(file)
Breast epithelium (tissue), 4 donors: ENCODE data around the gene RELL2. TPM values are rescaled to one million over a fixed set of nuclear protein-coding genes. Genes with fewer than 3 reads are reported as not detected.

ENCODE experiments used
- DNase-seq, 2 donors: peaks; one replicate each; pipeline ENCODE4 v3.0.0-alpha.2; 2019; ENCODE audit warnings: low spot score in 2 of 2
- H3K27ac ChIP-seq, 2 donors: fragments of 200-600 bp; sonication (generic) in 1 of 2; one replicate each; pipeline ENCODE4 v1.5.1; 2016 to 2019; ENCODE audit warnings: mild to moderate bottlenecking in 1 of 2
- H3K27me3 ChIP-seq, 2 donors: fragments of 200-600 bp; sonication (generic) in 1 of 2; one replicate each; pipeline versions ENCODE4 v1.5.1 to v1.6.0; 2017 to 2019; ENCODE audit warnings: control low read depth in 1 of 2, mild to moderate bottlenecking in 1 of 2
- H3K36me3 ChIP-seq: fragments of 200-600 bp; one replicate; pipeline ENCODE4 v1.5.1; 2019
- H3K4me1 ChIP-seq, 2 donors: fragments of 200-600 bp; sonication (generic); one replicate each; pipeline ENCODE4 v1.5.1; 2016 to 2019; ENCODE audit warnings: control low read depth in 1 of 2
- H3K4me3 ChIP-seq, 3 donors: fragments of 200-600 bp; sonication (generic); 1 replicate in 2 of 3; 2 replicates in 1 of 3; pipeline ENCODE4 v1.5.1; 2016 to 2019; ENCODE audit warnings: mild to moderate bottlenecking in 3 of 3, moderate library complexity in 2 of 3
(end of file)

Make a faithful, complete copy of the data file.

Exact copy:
Breast epithelium (tissue), 4 donors: ENCODE data around the gene RELL2. TPM values are rescaled to one million over a fixed set of nuclear protein-coding genes. Genes with fewer than 3 reads are reported as not detected.

ENCODE experiments used
- DNase-seq, 2 donors: peaks; one replicate each; pipeline ENCODE4 v3.0.0-alpha.2; 2019; ENCODE audit warnings: low spot score in 2 of 2
- H3K27ac ChIP-seq, 2 donors: fragments of 200-600 bp; sonication (generic) in 1 of 2; one replicate each; pipeline ENCODE4 v1.5.1; 2016 to 2019; ENCODE audit warnings: mild to moderate bottlenecking in 1 of 2
- H3K27me3 ChIP-seq, 2 donors: fragments of 200-600 bp; sonication (generic) in 1 of 2; one replicate each; pipeline versions ENCODE4 v1.5.1 to v1.6.0; 2017 to 2019; ENCODE audit warnings: control low read depth in 1 of 2, mild to moderate bottlenecking in 1 of 2
- H3K36me3 ChIP-seq: fragments of 200-600 bp; one replicate; pipeline ENCODE4 v1.5.1; 2019
- H3K4me1 ChIP-seq, 2 donors: fragments of 200-600 bp; sonication (generic); one replicate each; pipeline ENCODE4 v1.5.1; 2016 to 2019; ENCODE audit warnings: control low read depth in 1 of 2
- H3K4me3 ChIP-seq, 3 donors: fragments of 200-600 bp; sonication (generic); 1 replicate in 2 of 3; 2 replicates in 1 of 3; pipeline ENCODE4 v1.5.1; 2016 to 2019; ENCODE audit warnings: mild to moderate bottlenecking in 3 of 3, moderate library complexity in 2 of 3